Sensors

Larson Davis HMV200 for Human Vibration Measurement

02 January 2018

HMV200 Human Vibration Meter. Source: Larson DavisHMV200 Human Vibration Meter. Source: Larson DavisThe Larson Davis division of PCB Piezotronics has introduced the HVM200 Human Vibration Meter with built-in Wi-Fi for measuring whole-body and hand-arm human vibration, as well as general vibration measurement.

What is human vibration and why is its measurement important?

Have you ever experienced numbness or pain in your hands while gripping handlebars or a steering wheel on a bicycle, car or riding mower while on bumpy terrain? Perhaps you’ve felt the effects of excess vibrations when using hand tools or machinery at work. When people are exposed to mechanical vibration, the forces caused by these vibrations can affect the human body. This effect is referred to as human vibration. Overexposure to human vibration should be avoided to minimize these unpleasant or harmful effects.

Human vibration can be categorized into two different main types: whole-body vibration and hand-arm vibration.

Whole-body vibration is the vibration that is transmitted to the entire body through the surface that supports it, such as the feet, back or buttocks. A person driving a car on a bumpy road subjects the driver to whole-body vibration through the buttocks and back.

Daily exposure to whole-body vibration for extended periods of time can lead to serious physical injuries to the nervous, circulatory or urological systems. This can cause spinal conditions, fatigue, insomnia, headaches and other ailments. Short-term exposure can also cause these symptoms, but they usually disappear after a short period of time.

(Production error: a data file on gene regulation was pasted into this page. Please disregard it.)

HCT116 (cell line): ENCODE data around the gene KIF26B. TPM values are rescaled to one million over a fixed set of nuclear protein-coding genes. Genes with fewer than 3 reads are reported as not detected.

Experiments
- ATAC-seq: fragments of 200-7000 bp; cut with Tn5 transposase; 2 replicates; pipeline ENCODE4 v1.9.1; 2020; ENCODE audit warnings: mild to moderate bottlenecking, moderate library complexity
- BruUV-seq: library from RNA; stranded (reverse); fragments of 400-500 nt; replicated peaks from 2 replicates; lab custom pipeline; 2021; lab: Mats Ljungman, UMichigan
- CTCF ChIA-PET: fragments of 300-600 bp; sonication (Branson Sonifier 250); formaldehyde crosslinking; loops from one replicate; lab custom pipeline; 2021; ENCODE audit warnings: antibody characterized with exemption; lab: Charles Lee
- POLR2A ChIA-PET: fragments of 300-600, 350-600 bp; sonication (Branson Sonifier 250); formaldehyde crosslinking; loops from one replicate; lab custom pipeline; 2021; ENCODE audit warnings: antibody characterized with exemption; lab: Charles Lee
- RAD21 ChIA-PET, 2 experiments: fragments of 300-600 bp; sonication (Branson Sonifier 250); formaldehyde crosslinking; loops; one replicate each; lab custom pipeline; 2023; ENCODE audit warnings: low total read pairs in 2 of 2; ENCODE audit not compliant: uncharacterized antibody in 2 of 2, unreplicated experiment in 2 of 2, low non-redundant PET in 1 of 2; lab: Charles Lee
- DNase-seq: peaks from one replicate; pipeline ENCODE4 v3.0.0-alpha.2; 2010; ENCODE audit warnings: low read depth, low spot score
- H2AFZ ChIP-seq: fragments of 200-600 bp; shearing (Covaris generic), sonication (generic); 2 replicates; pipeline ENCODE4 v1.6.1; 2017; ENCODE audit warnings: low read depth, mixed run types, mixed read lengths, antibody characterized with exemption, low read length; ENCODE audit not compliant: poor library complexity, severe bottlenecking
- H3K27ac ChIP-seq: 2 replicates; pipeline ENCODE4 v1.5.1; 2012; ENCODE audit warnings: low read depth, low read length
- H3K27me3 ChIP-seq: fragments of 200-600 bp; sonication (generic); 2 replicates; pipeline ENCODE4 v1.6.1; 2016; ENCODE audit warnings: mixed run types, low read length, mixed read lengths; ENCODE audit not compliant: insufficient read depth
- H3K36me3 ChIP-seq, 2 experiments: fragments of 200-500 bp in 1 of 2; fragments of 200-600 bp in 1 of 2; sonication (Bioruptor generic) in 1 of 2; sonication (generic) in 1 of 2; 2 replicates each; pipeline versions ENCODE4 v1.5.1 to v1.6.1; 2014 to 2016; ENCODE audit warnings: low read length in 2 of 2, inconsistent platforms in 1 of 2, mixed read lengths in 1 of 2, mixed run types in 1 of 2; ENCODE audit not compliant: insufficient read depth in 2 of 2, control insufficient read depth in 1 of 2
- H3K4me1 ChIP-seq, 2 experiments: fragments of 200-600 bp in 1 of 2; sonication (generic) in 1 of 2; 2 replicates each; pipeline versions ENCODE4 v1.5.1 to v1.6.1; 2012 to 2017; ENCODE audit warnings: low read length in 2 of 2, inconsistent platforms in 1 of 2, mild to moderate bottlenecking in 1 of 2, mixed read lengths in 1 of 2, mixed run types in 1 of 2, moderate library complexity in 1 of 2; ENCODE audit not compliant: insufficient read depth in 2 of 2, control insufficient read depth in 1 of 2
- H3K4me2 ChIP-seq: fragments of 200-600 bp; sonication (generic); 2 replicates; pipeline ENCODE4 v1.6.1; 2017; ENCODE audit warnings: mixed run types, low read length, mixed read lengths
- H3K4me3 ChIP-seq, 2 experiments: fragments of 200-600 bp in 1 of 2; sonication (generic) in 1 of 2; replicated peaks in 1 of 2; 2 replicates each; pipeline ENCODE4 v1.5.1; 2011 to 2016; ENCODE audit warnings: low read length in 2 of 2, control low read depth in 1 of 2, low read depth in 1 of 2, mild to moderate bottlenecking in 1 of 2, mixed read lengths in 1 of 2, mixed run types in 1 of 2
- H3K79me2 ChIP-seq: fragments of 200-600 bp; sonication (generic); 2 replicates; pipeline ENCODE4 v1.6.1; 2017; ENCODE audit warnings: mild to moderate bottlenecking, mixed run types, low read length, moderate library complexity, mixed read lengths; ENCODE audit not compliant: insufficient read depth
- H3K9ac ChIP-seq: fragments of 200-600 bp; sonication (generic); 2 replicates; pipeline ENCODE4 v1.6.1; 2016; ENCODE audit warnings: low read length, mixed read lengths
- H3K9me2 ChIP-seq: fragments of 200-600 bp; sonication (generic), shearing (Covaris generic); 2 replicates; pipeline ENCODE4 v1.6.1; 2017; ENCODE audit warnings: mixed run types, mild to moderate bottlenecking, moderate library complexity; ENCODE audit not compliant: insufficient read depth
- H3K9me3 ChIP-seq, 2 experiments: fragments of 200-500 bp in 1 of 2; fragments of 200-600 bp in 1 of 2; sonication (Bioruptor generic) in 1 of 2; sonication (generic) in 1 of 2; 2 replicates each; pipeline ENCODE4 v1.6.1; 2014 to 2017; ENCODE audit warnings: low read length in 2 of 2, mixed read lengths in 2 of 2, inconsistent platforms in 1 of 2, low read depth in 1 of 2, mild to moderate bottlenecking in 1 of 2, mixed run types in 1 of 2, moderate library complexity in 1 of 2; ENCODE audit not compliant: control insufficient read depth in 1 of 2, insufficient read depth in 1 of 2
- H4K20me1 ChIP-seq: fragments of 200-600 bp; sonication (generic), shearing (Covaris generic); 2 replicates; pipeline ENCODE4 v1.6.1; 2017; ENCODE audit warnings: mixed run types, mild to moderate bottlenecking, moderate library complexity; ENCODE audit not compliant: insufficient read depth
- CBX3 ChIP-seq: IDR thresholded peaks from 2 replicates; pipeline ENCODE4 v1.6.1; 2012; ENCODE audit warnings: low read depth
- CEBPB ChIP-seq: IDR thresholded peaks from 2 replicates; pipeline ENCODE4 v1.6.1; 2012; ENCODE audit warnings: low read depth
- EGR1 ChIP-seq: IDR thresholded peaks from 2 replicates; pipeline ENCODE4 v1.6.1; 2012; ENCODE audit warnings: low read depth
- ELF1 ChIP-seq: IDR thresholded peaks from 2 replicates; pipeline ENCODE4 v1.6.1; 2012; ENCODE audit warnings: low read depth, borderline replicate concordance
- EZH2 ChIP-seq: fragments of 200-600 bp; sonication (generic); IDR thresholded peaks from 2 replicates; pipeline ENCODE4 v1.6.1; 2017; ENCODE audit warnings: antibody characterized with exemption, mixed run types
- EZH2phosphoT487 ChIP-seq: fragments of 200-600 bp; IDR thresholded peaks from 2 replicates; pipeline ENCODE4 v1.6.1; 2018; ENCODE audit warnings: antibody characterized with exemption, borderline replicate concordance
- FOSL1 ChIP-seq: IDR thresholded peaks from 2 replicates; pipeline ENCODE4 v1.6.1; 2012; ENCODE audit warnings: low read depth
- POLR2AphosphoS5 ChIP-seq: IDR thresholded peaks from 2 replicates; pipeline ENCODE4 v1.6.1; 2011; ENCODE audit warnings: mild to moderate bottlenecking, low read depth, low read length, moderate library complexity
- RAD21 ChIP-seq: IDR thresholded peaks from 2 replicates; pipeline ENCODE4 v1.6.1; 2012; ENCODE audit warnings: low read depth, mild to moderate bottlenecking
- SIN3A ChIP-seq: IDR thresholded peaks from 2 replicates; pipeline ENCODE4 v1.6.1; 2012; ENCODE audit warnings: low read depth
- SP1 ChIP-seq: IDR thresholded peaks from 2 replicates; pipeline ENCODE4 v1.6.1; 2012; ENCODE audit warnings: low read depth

Hand-arm vibration is the vibration transmitted to the hand and arms, often experienced by handheld power tools and machine operators. This can cause permanent physical damage to the joints, muscles, wrist or elbow. A common ailment due to hand-arm vibration is referred to as “white-finger syndrome” and is characterized by a whitening of the fingers due to nerve and artery damage of the soft tissue of the hand. Initial signs of white-finger syndrome include tingling, numbness and a loss of feeling and control of affected fingers.

Measurement of human vibration is important to reduce excess exposure and prevent permanent injury. ISO has developed standards for human vibration measurement. Although displacement, velocity and acceleration are all specifications that can be measured, ISO requires that acceleration be the parameter used for human vibration.

Accurate measurement instruments have been manufactured to monitor these vibrations. The transducer used most frequently is a piezoelectric accelerometer placed as close to the point of vibration transmission as possible.

The Larson Davis HMV200 Human Vibration Meter meets the requirements of ISO 8041:2005 – Human Response to Vibration – Measuring Instrumentation. It is designed to measure, per ISO 2361-1, 2 and 5, for human exposure to whole-body vibration, while its counterpart ISO 5349 is primarily focused on hand-transmitted vibration.

Mobile apps from the Google PlayTM or Apple App Store can be used to control the measurement and view data with a smartphone or tablet. Data can be transferred for reporting or further analysis using USB, Wi-Fi or a removable microSD card (up to 32 GB).

The HVM200 features a replaceable lithium battery and three measurement channels.

For additional information, visit the Larson Davis and PCB Piezotronics websites.

To contact the author of this article, email ken.thayer@ieeeglobalspec.com


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